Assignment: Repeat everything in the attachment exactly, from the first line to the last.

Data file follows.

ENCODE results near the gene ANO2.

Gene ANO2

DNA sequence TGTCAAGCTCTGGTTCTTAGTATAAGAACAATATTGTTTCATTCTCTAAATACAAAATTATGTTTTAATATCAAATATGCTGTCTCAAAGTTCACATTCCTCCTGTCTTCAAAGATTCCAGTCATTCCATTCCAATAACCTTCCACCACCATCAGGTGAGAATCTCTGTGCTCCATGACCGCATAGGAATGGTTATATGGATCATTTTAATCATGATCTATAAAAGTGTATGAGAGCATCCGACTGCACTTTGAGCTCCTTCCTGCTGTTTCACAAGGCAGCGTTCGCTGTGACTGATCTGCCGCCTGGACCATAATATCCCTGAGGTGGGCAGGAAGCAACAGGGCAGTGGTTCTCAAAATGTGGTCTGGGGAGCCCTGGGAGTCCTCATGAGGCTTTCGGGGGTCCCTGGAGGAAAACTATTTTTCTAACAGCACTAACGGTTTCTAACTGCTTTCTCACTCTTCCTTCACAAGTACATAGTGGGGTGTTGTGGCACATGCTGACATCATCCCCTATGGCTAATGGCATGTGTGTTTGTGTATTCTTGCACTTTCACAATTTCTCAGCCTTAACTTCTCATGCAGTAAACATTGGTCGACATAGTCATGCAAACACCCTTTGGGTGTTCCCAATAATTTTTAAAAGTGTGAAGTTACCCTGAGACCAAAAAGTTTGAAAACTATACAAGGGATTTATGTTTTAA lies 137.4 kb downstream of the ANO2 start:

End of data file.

ENCODE results near the gene ANO2.

Gene ANO2

DNA sequence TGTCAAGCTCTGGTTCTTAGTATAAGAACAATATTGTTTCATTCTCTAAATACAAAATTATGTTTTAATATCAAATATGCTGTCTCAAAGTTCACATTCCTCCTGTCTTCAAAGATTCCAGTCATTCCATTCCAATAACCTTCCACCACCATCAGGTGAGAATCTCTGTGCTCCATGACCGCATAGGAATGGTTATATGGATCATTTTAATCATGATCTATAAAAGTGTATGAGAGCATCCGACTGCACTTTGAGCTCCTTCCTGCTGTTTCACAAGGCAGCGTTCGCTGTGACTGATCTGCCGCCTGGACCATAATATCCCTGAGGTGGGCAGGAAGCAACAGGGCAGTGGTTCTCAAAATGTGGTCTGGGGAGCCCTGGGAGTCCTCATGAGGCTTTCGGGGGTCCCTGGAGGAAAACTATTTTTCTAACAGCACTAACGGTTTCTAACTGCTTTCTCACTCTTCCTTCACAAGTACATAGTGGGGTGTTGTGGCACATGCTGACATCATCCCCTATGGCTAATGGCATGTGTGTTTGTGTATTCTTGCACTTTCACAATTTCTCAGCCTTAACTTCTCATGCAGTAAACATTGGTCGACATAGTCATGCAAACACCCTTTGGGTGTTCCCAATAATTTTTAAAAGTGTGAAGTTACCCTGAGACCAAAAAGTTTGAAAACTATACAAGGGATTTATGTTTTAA lies 137.4 kb downstream of the ANO2 start: